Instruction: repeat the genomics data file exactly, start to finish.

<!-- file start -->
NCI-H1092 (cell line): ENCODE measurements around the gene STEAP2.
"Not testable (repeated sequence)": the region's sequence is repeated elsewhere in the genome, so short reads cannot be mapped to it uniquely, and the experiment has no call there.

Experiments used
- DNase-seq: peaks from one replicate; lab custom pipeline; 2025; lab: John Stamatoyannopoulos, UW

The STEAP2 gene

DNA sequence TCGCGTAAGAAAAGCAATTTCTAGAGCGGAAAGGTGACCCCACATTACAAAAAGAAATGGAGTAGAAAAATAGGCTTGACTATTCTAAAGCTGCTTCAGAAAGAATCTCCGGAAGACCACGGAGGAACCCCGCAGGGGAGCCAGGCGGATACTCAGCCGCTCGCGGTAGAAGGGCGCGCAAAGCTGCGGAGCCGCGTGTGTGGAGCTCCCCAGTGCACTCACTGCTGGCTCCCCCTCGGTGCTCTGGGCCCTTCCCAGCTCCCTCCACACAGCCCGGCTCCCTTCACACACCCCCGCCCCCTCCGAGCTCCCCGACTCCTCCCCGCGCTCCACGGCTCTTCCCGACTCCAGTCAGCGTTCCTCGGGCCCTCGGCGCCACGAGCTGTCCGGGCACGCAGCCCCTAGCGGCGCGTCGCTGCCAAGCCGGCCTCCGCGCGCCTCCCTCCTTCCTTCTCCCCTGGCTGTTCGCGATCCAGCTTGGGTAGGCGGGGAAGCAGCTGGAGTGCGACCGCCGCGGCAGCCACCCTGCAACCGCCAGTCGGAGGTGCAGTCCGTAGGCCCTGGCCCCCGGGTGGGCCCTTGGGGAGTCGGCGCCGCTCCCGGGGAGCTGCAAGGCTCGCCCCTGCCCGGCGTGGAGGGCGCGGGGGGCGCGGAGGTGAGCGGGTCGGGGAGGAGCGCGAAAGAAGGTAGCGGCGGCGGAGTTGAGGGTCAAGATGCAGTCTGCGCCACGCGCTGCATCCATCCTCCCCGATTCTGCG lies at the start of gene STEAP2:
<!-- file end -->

NCI-H1092 (cell line): ENCODE measurements around the gene STEAP2.
"Not testable (repeated sequence)": the region's sequence is repeated elsewhere in the genome, so short reads cannot be mapped to it uniquely, and the experiment has no call there.

Experiments used
- DNase-seq: peaks from one replicate; lab custom pipeline; 2025; lab: John Stamatoyannopoulos, UW

The STEAP2 gene

DNA sequence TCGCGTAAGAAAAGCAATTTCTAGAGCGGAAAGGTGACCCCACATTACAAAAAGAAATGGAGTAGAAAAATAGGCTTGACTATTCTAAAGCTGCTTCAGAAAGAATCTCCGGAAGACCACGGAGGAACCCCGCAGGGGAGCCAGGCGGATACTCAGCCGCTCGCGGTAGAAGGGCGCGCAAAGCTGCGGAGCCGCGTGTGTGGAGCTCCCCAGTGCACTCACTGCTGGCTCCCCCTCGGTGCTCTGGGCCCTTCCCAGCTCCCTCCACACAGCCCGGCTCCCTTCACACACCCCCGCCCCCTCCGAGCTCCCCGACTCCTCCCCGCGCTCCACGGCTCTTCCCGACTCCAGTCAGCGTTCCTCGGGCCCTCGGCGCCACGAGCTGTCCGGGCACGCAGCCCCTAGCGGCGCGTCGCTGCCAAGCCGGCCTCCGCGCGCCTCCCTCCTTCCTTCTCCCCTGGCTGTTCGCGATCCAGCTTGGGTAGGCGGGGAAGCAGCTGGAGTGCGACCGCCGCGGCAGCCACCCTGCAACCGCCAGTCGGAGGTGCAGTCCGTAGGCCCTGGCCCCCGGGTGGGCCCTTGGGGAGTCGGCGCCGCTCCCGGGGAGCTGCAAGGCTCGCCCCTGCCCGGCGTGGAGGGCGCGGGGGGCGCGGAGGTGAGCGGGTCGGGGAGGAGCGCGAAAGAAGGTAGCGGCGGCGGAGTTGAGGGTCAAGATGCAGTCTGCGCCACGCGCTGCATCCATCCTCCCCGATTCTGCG lies at the start of gene STEAP2: